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Dark Forces: Part 2 –

Dark Forces: Part 2

Tuesday , 27, December 2022 1 Comment

I have read another seven stories in the Dark Forces anthology. By coincidence, two are Christmas stories.

Joyce Carol Oates, “The Bingo Master,: A 39 year old spinster decides she is going to lose her virginity. She struck out at some downtown bars. She ends up at a bingo hall and decides to go slumming with the plebes. She wins and takes up the bingo master to join him in his apartment. She undresses and he slaps her up saying this is not what he wants. The story ends. ? Rating: miss.

Gene Wolfe, “The Detective of Dreams,”: Late nineteenth occult investigator is hired find out the cause of recurring disturbing dreams in a town in Germany. A slow build up as he collects information on the dreams. The story ends as he determines a joke has been played upon. I don’t get the joke. Rating: miss.

Theodore Sturgeon, “Vengeance Is.”: Most of the story is told by a bartender to someone asking about a pair of bullies. They waylaid some travelers and raped the woman. Both died not long after. The last portion is the man at the bar calling a local doctor on the cause of death. The woman carried a condition that causes necrosis of the genital region if a man has sex with her. I at least knew what was going on with this story. Not top-shelf Sturgeon but he was old and would be dead in five years. Rating: pass.

Ramsey Campbell, “The Brood”: Story set in Liverpool as a veterinarian is woken at night by mewling in an abandoned house next door. He decides to check it out and go into the basement. Never go into the basement in an abandoned creepy building. This story is very nightmarish and packs a punch. It is Lovecraftian without being Lovecraftian. I imagined the story in black & white with scenery out of the movie Eraserhead. Rating: pass.

Clifford D. Simak, “The Whistling Well’: Simak went back to 1931 in Wonder Stories. I never associated him with weird, let along horror. He was always in science fiction magazines and never in Weird Tales. Non-fiction writer hired by his aunt to write a history of their family. He goes back to ancestral homestead of Civil War veteran who bought a farm. Strange things happen with shadowy dinosaur shapes materializing at night. The character is able to get out. The story is weird, not especially horrific. It is Clifford Simak attempting to write an H. P. Lovecraft story. It is an interesting oddity if nothing else. Rating: pass.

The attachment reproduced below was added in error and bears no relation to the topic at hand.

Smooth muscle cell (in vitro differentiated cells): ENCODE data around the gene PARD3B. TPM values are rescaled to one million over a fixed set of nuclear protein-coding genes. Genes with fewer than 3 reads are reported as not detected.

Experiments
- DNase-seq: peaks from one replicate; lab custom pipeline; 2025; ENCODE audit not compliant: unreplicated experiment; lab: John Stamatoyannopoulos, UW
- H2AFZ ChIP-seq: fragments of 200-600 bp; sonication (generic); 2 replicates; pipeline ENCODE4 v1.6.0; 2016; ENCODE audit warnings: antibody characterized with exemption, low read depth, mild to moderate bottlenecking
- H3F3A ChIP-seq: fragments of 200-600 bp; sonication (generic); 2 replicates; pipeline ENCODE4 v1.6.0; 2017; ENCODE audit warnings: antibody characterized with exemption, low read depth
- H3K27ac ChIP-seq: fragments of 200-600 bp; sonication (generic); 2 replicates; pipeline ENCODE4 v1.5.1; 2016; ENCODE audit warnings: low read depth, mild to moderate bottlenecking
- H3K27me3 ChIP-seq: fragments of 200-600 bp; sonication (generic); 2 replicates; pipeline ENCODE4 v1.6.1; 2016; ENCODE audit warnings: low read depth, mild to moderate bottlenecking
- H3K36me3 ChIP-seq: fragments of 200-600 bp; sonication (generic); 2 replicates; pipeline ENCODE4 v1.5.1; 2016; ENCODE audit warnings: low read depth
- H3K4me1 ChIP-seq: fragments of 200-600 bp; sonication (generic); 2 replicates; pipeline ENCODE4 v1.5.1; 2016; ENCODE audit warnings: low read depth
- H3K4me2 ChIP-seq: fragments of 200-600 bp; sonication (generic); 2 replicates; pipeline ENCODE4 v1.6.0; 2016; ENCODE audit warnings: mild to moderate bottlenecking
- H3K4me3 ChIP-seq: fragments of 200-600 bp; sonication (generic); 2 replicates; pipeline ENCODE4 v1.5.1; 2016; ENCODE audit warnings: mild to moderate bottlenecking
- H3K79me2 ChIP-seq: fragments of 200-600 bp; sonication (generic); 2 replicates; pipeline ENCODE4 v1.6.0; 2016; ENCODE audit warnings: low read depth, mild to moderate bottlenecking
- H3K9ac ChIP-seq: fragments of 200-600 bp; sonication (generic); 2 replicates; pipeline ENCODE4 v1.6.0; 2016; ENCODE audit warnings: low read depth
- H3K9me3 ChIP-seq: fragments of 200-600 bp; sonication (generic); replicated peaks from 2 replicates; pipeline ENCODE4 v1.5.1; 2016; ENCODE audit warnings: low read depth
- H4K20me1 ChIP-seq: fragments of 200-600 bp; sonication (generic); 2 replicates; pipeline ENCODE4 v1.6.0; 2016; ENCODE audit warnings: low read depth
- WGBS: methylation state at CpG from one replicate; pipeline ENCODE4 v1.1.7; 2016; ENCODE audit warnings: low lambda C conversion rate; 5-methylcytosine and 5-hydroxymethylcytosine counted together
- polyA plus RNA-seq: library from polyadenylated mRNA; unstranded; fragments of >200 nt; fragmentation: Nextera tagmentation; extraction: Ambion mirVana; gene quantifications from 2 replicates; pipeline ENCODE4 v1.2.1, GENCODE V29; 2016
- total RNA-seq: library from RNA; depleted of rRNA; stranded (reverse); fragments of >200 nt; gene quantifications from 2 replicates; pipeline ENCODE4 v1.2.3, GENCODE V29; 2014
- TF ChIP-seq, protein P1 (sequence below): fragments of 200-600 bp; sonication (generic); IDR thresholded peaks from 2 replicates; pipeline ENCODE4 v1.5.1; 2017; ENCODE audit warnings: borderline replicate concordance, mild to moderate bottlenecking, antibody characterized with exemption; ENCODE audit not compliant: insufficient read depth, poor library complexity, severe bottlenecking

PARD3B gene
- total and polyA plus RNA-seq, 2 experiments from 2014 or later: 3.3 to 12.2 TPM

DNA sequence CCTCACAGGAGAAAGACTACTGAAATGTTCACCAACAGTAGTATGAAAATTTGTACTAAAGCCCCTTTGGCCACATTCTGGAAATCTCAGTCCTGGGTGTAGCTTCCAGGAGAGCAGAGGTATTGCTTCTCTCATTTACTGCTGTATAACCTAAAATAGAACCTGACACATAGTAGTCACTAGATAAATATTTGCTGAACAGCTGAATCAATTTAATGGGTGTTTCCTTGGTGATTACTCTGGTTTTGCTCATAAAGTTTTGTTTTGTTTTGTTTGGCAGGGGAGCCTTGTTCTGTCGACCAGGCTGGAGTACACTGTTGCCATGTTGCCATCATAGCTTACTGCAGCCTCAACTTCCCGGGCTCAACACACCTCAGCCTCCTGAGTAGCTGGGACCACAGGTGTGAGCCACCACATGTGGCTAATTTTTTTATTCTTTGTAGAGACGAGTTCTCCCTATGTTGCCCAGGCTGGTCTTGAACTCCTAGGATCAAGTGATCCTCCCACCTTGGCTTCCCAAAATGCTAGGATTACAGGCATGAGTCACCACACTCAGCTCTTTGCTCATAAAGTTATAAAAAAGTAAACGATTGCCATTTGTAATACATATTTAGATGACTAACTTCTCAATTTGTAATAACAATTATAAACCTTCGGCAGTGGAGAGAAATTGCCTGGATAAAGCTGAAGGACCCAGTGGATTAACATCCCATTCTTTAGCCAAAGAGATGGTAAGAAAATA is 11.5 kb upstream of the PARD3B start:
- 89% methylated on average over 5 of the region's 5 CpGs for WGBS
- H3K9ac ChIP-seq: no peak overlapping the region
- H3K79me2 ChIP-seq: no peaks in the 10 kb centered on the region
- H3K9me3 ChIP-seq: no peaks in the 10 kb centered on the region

Russell Kirk, “The Peculiar Demesne”: Kirk wrote old fashioned weird stories, enough to fill out two Arkham House collections. “Demesne” features his alter ego, Manfred Arcane. A story set at Christmas in a fictional African country as Arcane invites people to his home for a party. He tells the story of dealing with a man who for lack of better word is a sorcerer. Some great atmosphere in this one. To fully get Kirk, you need to have a decent education as Manfred Arcane will throw out various comments that will go over the head of many readers. Rating: pass.

Lisa Tuttle, “Where the Stones Grow”: Story starts out in Devon with main character’s father found dead in a field with standing stones. The locals know better than to hang out at the place at night. Some vague comments about local myth. Character takes a job in San Antonio and buys a place. He notices some boulders are moving closer from an adjacent field. Tuttle kept the unbearable everyday life of a baby boomer under control in this story. Rating: pass.

So this week was much better than last week’s batch of stories. Kirk and Campbell won through with Simak carried over the finish line.

One Comment
  • JohnnyMac says:

    Russell Kirk also wrote three novels, two of which are weird fiction. They are “Old House of Fear” and two novels featuring Manfred Arcane “A Creature of the Twilight” (set in a fictional African country) and “Lord of the Hollow Dark”. The latter title is set in an ancient haunted house in Scotland. I would recommend all of them.

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